But it does not end there...one must continue to add more materials.

I read joke books and convert some jokes into a vent conversation...I listen to jokes in the radio and when I hear something I can use, I write it down and check if I can use it in the act.

Just like everyone here, when I was starting out, I practice everyday in front of the mirror and the camera. Sometimes, I practice in an actual gig :) I mean it's not a vent gig but a magic show but I insert a vent routine just to practice the new act. The client did not pay for the vent act...so it comes as a bonus so even if I bomb, it was free :) At least that's how I started in vent :)

Now I do have a vent act...and clients actually book me as a vent...how cool is that? :) I still practise almost everyday...specially when a new figure or puppet arrives. I'm now practising with my new baby puppet :) He's not an Axtell cry baby....but this baby also cries :) different method used,basic method actually... will show video soon.

Thanks for the nice thread Bob and Ony and everyone :)

Now somebody post a thread about actual manipulation...

Message: Posted by: Wanlu (Feb 24, 2009 09:15PM)
In the tradition of off topics :)

I'm joining a TV talent contest on Monday...it's ala AGT :)

So far 3 vents have been in the show and all lost... :(

I was asked several times before to join but declined because I felt that the judging system is questionable.

But...now...I think I want to try it. If I lose, I'm the 4th vent to lose. If I win, I'm the 1st vent to win :)

I'll try using my Poyner figure.

Now back to the topic:

I will use a routine I have been doing since I started doing ventriloquism two years ago :) I only have 1 1/2 minutes to impress the judges...

Message: Posted by: tacrowl (Feb 25, 2009 09:27AM)
On 2009-02-24 09:22, tacrowl wrote:
If you see a situation - do the entire community a favor by finding out the facts before saying anything. Even if just asking the "offender" (who would probably be embarrassed if it is stolen) or pointing it out to the "originator" or people you felt were wronged.[/quote]

Apparently that part of my earlier post was lost. PLEASE do not PUBLICLY question integrity unless you are POSITIVE something is stolen material. Sure it looks bad. Ronn & Jeff - famous & well known, Sylvia, pro, but not at the same level of success. That doesn't mean the routines are stolen. The only way to know for certain is to talk to the people involved.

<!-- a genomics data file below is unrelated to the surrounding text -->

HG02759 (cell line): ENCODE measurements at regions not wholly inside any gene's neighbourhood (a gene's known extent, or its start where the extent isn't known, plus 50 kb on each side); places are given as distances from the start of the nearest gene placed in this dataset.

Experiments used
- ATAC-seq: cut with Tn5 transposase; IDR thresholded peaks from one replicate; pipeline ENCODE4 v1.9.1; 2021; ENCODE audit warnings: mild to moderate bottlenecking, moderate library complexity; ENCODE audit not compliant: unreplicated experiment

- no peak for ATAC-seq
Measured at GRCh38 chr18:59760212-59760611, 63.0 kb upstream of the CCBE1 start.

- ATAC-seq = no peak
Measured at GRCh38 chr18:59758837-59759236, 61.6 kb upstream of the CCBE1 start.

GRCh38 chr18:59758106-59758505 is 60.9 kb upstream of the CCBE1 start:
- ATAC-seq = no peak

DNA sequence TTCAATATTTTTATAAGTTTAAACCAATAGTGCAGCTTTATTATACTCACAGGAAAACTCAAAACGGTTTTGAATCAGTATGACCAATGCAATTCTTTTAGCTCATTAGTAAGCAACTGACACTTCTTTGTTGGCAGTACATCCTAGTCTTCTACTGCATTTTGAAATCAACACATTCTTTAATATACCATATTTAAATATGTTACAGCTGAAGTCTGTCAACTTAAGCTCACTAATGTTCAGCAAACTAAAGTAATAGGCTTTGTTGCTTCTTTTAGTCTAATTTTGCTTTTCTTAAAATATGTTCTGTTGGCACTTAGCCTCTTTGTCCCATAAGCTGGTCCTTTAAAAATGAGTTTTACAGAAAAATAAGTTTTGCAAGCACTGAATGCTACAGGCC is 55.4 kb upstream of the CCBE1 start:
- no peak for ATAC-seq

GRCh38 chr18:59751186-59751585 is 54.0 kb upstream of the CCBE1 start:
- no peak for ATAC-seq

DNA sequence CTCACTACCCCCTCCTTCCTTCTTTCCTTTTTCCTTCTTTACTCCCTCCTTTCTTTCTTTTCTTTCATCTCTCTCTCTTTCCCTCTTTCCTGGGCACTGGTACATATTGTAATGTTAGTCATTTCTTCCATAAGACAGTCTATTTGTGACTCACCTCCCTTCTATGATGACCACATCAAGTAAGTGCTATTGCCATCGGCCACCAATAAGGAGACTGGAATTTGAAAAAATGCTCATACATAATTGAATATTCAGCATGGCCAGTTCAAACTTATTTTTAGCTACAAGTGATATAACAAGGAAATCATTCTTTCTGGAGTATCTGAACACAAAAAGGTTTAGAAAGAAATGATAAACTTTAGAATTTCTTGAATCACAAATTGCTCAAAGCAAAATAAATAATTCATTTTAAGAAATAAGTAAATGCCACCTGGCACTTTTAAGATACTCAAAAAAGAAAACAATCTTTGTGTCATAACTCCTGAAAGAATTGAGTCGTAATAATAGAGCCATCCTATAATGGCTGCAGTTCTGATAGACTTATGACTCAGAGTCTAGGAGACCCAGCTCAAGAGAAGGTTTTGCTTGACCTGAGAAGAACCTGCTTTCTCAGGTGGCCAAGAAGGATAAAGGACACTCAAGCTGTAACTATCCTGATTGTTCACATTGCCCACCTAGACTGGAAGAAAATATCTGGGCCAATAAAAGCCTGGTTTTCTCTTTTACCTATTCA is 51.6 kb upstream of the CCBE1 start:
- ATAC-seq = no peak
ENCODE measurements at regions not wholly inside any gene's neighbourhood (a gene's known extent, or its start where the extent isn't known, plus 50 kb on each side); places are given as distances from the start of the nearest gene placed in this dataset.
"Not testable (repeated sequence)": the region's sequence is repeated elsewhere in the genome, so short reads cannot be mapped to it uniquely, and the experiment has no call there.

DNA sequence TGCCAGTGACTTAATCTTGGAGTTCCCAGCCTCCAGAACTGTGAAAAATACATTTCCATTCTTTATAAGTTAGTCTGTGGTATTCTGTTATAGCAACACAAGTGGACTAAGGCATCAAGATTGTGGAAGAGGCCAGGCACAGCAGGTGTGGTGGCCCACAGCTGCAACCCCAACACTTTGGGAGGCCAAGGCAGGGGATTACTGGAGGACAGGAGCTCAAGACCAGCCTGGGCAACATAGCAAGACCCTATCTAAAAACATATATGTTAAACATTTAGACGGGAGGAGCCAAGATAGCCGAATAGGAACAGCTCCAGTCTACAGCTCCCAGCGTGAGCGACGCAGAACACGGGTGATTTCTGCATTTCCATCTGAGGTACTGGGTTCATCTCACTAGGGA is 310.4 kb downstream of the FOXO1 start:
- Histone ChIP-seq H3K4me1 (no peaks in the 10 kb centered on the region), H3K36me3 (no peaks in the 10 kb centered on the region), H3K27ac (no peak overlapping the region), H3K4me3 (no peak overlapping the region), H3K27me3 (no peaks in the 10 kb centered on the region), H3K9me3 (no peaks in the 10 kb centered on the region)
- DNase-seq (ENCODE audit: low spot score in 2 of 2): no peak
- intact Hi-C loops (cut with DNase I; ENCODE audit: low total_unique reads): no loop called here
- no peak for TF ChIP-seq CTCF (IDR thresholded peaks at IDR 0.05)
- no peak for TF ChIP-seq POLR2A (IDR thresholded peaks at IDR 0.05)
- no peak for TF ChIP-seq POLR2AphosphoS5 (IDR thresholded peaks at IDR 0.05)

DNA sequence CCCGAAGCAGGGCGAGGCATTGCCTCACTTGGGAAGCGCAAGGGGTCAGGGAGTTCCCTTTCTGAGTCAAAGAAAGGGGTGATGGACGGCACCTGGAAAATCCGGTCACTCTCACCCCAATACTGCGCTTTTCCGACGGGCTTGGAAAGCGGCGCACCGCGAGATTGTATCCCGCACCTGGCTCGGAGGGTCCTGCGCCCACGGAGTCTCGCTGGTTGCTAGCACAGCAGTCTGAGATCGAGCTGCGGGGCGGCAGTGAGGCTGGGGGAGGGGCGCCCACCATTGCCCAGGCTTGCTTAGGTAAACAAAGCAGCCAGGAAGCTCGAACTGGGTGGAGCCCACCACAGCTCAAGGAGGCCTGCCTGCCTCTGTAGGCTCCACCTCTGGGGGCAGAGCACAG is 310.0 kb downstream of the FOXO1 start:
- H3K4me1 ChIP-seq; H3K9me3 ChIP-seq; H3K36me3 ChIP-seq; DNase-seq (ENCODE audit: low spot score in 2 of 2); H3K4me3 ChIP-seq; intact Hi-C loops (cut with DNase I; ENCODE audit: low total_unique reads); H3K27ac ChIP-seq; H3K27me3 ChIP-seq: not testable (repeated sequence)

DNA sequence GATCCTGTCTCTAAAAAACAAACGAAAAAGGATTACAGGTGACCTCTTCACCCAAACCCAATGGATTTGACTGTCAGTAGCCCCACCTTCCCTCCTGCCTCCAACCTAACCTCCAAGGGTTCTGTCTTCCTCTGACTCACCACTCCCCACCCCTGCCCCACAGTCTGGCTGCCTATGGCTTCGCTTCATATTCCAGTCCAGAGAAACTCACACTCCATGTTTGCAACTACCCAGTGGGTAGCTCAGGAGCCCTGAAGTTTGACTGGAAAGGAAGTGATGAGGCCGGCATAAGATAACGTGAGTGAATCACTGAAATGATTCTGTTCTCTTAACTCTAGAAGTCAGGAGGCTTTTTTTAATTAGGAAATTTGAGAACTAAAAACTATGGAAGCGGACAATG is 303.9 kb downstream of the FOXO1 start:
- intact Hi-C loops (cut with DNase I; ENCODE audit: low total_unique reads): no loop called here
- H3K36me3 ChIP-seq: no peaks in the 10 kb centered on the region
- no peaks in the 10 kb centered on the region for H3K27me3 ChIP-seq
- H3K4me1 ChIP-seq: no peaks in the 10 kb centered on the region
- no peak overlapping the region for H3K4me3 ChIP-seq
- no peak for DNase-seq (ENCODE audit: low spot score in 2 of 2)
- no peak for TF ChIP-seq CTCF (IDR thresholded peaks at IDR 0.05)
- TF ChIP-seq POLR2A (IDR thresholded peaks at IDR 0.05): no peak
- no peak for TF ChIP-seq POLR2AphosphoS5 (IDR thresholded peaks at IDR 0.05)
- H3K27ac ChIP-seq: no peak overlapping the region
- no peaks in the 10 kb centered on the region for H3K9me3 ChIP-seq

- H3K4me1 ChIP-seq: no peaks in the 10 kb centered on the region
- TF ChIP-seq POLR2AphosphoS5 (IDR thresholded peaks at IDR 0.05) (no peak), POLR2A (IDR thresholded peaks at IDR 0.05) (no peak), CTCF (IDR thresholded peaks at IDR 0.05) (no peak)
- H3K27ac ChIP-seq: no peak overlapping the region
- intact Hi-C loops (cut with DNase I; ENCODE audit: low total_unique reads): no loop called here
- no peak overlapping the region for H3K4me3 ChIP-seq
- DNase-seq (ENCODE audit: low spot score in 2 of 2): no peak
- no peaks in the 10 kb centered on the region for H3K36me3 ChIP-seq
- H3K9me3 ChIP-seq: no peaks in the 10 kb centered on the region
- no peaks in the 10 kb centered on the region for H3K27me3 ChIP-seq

The Internet is wide open. Sylvia,Jeff and/or Ronn may read these posts at some point. A potential client of theirs could read that and start asking questions - innuendo builds and can cause issues.

We do not know the answer to who did what. It is possible that these people met at a convention or on the road and were talking. The ideas could have spawned from conversations - could be permissions granted (in either direction), parallel thinking or could be theft. WE DO NOT KNOW. But before you bring something up publicly - find out from the source. It is easy.
Message: Posted by: Neale Bacon (Feb 25, 2009 01:38PM)
I also have to say don't forget as vents, we SEE more vents than the general public and so we do some routines come up more than once.

It is the same in magic. Magicians watch other magicians, and so similar or same routines all the time.

How much does the public notice this?

I am not saying stealing is OK but if you watch a lot of vents you will see borrowing, adapting, and paallel thinking.

I find sometimes the more unique your character, the more unique your material.